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How Do You Differentiate In The Android Commodity Market

 
HTC posted another grim set of results last week, so bad that the company says that it will no longer be offering financial guidance for future performance. Sony also struggled this quarter, once again dipping heavily into the red as its sales fell - a result of chasing profit not volume according to the company.
 
Samsung may have posted a healthy $2bn profit last quarter, but there's no guarantee that this is anything more than a dead cat bounce in a run of progressively worse quarters.
 
The problem for each of these companies is the need to sell premium smartphones in an Android market where anybody can (and  does) start pitching pretty good handsets. Huawei, One+, Asus, ZTE and many, many others are pushing out phones that are good enough.
 
Pairing Google's standard Android platform with hardware reference designs and a little bit of customization makes it easy to build a device that meets a customer's needs at a reasonable price.
 
So where's the motivation to buy premium?
 
HTC has delivered three generations of its metal unibody One handset. None have been a success. Sony is now onto its fifth generation of waterproof, premium Xperias and they're still a rare item.
 
Only Samsung's Edge phones appear to be breaking the mould - and that's entirely down to a ground breaking curved screen that serves no real purpose other than to look fantastic.
 
As I've said time and time again, the Android premium market isn't big enough to support the number of players currently pursuing buyers.
 
HTC, in particular, cannot afford to be in the premium market. If it wants to survive - and I think every right-minded person would want them to - they need to abandon the high end, high margin market and concentrate on selling into the bargain basement and mid-range markets where Chinese OEMs in particular are having great success. More phones at less profit should be a mantra for the company.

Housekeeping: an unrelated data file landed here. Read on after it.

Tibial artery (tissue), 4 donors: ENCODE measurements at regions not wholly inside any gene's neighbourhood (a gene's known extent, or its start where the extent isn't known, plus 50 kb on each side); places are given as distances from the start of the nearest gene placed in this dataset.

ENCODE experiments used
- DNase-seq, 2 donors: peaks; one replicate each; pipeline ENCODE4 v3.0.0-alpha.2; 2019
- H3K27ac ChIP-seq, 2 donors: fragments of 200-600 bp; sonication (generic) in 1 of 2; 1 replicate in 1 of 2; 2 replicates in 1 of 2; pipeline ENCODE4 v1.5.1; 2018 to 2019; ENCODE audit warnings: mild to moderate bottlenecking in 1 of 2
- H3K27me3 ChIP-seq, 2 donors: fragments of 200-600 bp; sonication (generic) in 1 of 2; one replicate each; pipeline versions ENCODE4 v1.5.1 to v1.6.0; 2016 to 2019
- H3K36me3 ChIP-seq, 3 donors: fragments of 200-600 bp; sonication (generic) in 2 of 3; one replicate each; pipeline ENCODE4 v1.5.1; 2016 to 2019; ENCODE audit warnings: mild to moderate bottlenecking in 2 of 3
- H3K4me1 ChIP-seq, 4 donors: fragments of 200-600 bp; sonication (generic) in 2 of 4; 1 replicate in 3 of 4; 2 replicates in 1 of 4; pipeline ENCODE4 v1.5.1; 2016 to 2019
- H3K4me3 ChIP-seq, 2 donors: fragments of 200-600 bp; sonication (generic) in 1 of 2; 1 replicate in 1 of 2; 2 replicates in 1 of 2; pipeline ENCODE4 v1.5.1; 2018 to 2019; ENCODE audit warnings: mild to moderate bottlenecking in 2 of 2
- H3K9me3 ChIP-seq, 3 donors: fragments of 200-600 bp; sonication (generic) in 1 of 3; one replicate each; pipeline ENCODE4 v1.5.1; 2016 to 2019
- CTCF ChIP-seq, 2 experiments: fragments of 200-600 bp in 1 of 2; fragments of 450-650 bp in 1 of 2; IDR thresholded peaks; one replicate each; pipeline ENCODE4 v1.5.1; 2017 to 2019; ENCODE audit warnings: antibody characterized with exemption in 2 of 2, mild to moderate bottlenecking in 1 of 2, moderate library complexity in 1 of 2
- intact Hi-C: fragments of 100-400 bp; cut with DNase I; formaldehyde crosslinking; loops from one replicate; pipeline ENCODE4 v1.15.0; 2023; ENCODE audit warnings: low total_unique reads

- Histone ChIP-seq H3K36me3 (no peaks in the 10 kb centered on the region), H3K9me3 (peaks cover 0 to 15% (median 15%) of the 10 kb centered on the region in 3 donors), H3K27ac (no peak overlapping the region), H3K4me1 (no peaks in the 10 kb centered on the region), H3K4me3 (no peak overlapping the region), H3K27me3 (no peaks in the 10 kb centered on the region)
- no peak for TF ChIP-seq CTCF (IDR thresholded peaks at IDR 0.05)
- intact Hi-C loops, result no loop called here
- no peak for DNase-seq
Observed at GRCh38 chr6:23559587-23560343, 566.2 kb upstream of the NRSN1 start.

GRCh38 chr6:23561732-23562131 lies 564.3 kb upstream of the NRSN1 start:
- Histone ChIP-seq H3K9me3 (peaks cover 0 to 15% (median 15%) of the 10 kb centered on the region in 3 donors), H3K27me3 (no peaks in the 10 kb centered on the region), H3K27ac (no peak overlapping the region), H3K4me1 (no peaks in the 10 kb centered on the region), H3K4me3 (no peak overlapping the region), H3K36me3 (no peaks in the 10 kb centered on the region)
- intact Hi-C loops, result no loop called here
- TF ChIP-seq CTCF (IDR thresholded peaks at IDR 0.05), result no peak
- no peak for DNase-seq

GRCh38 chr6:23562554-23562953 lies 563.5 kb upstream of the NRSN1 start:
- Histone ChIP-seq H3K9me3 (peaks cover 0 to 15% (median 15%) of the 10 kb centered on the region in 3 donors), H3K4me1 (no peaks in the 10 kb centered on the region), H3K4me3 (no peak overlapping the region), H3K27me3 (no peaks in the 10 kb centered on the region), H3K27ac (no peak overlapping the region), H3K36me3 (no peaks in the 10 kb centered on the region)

The recently announced One A9 could have been a must-have phone had it been polycarbonate and $200 cheaper. At $499 it has no hope. At $299 it was a sure-fire hit.
 
Sony too must move away from the idea that it has to build handsets that retail for the same price as the iPhone. It has the knowledge, intelligence and experience to bring these phones to market at the same quality, but at an attractively discounted price when compared to Apple. The Sony brand may have lost most of its shine, but its still a very recognizable name.
 
Part of its problem is the naming convention. The Z5 Compact competes with the standard iPhone, but judging by its name you wouldn't think so. Rename the phones Z5 and Z5 Plus and price them $150 cheaper than Apple's equivalent.
 
Which should leave just two players in the Android premium game. Google and its Nexus line; and Samsung with its Galaxy S and Note phones.
 
Google can sell the Nexus precisely because it's a Nexus - guaranteed updates and pure Android are a big draw for some Android buyers.
 
Samsung has the scale and owns the technology to produce innovative handsets that stand out in the commodity market. It's screens are beyond anything else on the market and it's finally found a way to deliver the bundled software and features that make Android better rather than just prop up the spec sheet.
 
Samsung also sells so many low- and mid-range handsets that it benefits from economies of scale across its whole range.
 
Right now HTC, Sony, Samsung and Google make seven of the ten best handsets you can buy today. Just because you can buy them doesn't mean you will though.

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